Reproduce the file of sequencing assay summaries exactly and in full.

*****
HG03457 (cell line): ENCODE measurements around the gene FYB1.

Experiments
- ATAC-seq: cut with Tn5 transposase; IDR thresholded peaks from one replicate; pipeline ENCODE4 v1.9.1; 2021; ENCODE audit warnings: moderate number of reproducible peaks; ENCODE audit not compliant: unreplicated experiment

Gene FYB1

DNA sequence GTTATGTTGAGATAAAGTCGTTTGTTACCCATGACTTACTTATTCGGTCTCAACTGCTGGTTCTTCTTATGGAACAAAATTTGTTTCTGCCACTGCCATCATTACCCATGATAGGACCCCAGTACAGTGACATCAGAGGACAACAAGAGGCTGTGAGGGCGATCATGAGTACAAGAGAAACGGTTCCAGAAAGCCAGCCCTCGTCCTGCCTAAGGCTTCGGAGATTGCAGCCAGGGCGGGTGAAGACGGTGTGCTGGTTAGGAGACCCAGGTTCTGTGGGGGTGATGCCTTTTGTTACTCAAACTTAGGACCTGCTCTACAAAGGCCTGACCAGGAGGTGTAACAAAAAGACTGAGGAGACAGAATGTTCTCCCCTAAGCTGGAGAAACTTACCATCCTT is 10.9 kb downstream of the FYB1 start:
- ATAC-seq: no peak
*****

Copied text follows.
HG03457 (cell line): ENCODE measurements around the gene FYB1.

Experiments
- ATAC-seq: cut with Tn5 transposase; IDR thresholded peaks from one replicate; pipeline ENCODE4 v1.9.1; 2021; ENCODE audit warnings: moderate number of reproducible peaks; ENCODE audit not compliant: unreplicated experiment

Gene FYB1

DNA sequence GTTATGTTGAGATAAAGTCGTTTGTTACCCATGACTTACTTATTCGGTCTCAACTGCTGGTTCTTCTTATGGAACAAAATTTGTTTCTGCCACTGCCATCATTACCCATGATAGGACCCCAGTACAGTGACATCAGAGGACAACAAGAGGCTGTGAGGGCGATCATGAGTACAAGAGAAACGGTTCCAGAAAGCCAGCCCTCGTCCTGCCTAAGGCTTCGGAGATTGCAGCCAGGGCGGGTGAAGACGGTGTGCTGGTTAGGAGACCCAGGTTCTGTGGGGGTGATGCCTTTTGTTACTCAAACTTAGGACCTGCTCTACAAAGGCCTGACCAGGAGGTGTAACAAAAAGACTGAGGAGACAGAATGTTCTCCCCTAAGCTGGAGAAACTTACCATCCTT is 10.9 kb downstream of the FYB1 start:
- ATAC-seq: no peak